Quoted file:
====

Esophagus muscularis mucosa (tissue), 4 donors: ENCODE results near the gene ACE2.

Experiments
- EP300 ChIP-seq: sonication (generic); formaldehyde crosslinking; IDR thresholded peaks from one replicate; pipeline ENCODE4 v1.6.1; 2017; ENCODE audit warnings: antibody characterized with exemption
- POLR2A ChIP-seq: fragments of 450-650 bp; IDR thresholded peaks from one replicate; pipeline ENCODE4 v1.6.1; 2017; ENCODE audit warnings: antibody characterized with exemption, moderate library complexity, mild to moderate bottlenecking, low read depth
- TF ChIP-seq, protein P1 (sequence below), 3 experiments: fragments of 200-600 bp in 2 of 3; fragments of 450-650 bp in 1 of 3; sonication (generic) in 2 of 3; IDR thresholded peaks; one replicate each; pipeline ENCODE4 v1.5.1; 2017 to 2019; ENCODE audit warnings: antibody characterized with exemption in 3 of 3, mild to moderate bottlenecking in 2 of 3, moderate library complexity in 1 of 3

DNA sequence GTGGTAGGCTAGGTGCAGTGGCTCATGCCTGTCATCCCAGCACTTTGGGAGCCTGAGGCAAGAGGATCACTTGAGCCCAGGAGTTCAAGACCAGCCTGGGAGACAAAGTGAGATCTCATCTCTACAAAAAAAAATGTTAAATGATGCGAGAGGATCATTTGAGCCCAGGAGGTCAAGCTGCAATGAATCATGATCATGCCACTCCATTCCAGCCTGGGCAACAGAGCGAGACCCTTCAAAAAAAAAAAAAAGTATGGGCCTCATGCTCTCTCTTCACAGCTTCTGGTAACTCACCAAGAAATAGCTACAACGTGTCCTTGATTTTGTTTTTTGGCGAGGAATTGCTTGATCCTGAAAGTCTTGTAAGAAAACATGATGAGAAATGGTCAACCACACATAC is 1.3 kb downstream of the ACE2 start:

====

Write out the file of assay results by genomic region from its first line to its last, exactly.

Esophagus muscularis mucosa (tissue), 4 donors: ENCODE results near the gene ACE2.

Experiments
- EP300 ChIP-seq: sonication (generic); formaldehyde crosslinking; IDR thresholded peaks from one replicate; pipeline ENCODE4 v1.6.1; 2017; ENCODE audit warnings: antibody characterized with exemption
- POLR2A ChIP-seq: fragments of 450-650 bp; IDR thresholded peaks from one replicate; pipeline ENCODE4 v1.6.1; 2017; ENCODE audit warnings: antibody characterized with exemption, moderate library complexity, mild to moderate bottlenecking, low read depth
- TF ChIP-seq, protein P1 (sequence below), 3 experiments: fragments of 200-600 bp in 2 of 3; fragments of 450-650 bp in 1 of 3; sonication (generic) in 2 of 3; IDR thresholded peaks; one replicate each; pipeline ENCODE4 v1.5.1; 2017 to 2019; ENCODE audit warnings: antibody characterized with exemption in 3 of 3, mild to moderate bottlenecking in 2 of 3, moderate library complexity in 1 of 3

DNA sequence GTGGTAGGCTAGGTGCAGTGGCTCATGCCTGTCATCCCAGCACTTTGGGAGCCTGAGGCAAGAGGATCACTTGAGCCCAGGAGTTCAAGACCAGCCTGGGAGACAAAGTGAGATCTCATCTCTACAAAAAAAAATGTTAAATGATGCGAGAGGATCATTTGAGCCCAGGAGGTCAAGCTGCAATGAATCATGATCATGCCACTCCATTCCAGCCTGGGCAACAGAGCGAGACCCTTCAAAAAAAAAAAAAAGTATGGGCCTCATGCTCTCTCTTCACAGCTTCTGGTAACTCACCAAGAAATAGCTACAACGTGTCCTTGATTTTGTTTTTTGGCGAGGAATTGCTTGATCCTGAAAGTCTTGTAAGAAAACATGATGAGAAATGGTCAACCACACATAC is 1.3 kb downstream of the ACE2 start: